We just passed the solstice up north, which means longer but colder days as the winter season officially starts. As part of our yearly tradition, our team looks back at all the stories from the last year and we vote for our favorites. (You can also see the top stories from 2020, 2019, 2018 and 2017).

Here are our top five picks as well as links to some runners up. Happy new year!

Don’t Build it: A Guide for Practitioners in Civic Tech by Luke Jordan. We loved this guide for its straight advice “Does this project need to happen? Probably not.” and also very practical recommendations. “If you just remember these… If you can avoiding building it, don’t; if you have to build it, hire a chief technology officer (CTO), ship early, and mature long; and if you can’t do that (or even if you can), draw on a trusted crew, build lean and fast, and get close to and build with your users as fast as possible.” In addition to the guide itself, the responses from notable civic tech and governance leaders made the publication even better, including Tiago Peixoto on DemocracySpot, Koketso Moeti in iAfrikan and World Economic Forum, Rustam Khan in The Tech, Lwazi Maseko for the Civic Tech Innovation Network, and the Stack Overflow Podcast.

Pandemics, Policy, and Privacy: A New Guide on Using Data During Crises by Will Sullivan and Innocent Ndubuisi-Obi Jr. This Q+A explores a new technical guide on how to use people’s movements to answer policy questions during crises while keeping data anonymous and private. This MIT News story gives the highlights, and you can check out the guide “Making the Most of Mobility Data (CDRs): A Guide for Policymakers” and a summary of the research results on the effectiveness of lockdowns in Sierra Leone (indeed the mobility data shows compliance).

Trust as a Prerequisite for Compliance: Assessing Trust in Sierra Leone During Covid-19 by Will Sullivan and Rodrigo Cordova-Ponce. The pandemic has shown the importance of trust and trustworthiness in implementing effective public health policies. Last year, we conducted two national surveys in Sierra Leone to help the government respond to the Covid-19 pandemic. Findings from the second survey show how much trust people have in different authorities, which can inform how to best communicate public health measures and promote compliance. It’s also worth highlighting lessons learned about the challenges with reaching vulnerable communities during crises and how we tried to address these in our research design.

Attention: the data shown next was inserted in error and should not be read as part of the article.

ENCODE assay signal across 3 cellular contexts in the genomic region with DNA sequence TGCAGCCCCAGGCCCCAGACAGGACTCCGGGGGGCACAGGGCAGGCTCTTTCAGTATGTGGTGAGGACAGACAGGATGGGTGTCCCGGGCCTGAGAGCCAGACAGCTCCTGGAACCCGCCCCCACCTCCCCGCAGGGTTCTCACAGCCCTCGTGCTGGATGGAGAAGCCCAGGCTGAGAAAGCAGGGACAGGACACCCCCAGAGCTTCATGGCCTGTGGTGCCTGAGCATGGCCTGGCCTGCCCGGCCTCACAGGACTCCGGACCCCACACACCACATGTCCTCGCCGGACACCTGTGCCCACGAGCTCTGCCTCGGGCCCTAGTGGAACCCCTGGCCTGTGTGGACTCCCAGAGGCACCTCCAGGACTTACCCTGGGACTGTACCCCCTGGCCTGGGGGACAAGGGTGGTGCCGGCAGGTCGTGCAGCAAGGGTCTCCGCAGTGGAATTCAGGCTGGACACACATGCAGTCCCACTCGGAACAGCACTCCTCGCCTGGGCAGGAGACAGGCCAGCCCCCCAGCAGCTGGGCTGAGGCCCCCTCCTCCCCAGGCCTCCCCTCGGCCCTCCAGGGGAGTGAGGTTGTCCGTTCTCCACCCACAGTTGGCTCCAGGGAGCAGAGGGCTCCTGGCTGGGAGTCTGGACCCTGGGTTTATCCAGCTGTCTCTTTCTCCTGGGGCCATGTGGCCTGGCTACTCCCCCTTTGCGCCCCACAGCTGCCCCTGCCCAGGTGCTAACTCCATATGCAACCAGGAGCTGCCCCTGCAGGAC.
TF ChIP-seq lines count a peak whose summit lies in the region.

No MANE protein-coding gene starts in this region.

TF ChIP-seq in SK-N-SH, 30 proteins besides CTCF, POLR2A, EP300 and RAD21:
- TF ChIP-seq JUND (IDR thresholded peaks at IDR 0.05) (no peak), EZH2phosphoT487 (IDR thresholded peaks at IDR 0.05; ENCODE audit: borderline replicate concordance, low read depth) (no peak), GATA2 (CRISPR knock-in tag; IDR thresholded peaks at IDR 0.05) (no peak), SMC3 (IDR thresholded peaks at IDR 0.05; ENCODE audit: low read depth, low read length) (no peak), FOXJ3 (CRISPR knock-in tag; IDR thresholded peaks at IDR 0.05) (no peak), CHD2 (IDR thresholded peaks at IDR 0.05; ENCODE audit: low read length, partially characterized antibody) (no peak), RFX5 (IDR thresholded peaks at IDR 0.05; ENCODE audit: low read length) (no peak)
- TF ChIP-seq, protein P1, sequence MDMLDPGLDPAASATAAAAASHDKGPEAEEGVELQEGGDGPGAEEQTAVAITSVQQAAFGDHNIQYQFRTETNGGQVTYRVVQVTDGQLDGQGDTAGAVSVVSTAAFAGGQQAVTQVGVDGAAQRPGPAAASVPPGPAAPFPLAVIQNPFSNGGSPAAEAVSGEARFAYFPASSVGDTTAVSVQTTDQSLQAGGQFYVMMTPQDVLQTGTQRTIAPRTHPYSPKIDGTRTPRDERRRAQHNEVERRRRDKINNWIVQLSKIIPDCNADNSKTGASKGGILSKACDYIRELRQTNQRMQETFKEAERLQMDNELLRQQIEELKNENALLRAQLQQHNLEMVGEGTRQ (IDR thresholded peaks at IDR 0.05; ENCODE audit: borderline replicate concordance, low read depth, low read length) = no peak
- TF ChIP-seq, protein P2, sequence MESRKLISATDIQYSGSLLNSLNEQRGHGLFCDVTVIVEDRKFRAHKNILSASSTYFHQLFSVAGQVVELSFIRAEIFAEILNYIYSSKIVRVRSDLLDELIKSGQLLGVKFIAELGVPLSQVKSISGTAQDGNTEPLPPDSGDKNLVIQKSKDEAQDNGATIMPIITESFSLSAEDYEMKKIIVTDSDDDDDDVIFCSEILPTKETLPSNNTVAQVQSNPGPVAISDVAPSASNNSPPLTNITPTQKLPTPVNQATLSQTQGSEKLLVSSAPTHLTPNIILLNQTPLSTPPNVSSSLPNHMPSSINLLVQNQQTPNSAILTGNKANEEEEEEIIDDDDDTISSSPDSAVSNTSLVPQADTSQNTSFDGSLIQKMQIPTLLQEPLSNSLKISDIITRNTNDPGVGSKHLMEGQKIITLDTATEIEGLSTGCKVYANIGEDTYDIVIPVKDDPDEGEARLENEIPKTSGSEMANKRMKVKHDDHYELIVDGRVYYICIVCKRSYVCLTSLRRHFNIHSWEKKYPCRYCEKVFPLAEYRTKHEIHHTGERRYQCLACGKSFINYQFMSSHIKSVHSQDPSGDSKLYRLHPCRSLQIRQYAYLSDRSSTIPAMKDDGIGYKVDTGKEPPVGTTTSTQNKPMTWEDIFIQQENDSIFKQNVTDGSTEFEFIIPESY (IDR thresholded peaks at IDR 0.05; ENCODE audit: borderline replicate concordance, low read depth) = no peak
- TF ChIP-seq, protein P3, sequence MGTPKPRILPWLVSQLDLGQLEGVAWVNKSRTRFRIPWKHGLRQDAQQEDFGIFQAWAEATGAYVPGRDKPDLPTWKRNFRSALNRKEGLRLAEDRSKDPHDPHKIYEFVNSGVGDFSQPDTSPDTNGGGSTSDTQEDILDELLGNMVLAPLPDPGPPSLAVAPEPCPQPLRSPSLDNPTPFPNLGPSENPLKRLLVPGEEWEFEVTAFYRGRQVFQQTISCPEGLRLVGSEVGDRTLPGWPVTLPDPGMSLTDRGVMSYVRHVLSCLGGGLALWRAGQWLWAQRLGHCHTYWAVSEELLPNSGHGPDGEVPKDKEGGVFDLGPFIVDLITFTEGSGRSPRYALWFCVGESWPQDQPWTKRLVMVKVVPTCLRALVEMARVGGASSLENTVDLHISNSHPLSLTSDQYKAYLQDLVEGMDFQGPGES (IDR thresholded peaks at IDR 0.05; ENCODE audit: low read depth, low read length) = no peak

Governance Innovation Bootcamp Culminates in Pitch Night by Will Sullivan. This project is part of a governance innovation initiative at MIT GOV/LAB created to combine tools from social science and human-centered design to make governments more accountable to citizens. We just kicked off the next iteration in Nigeria with some exciting media coverage from the Ekiti State Government, AllAfrica, the Nigerian Tribune, and more. 

Predicting Development Aid Outcomes with Machine Learning and Using AI to Finance the Things That Matter by Luke Jordan. These pieces, by MIT GOV/LAB’s practitioner-in-residence, were part of an exploratory research project looking at how artificial intelligence (AI) and machine learning (ML) can advance democracy in the developing world (more on Luke’s exploration in a Q+A and specifically looking at graphing the world’s largest legal dataset). 

Look for some extra reading over break? As a final shout-out, congratulations to MIT GOV/LAB Director and Founder Professor Lily Tsai, who just published a new book “When People Want Punishment”, about how retributive justice helps authoritarians solidify public support. Get the quick take summaries on MIT News and the MIT Technology Review.

Photo by Elisa Coluccia on Unsplash.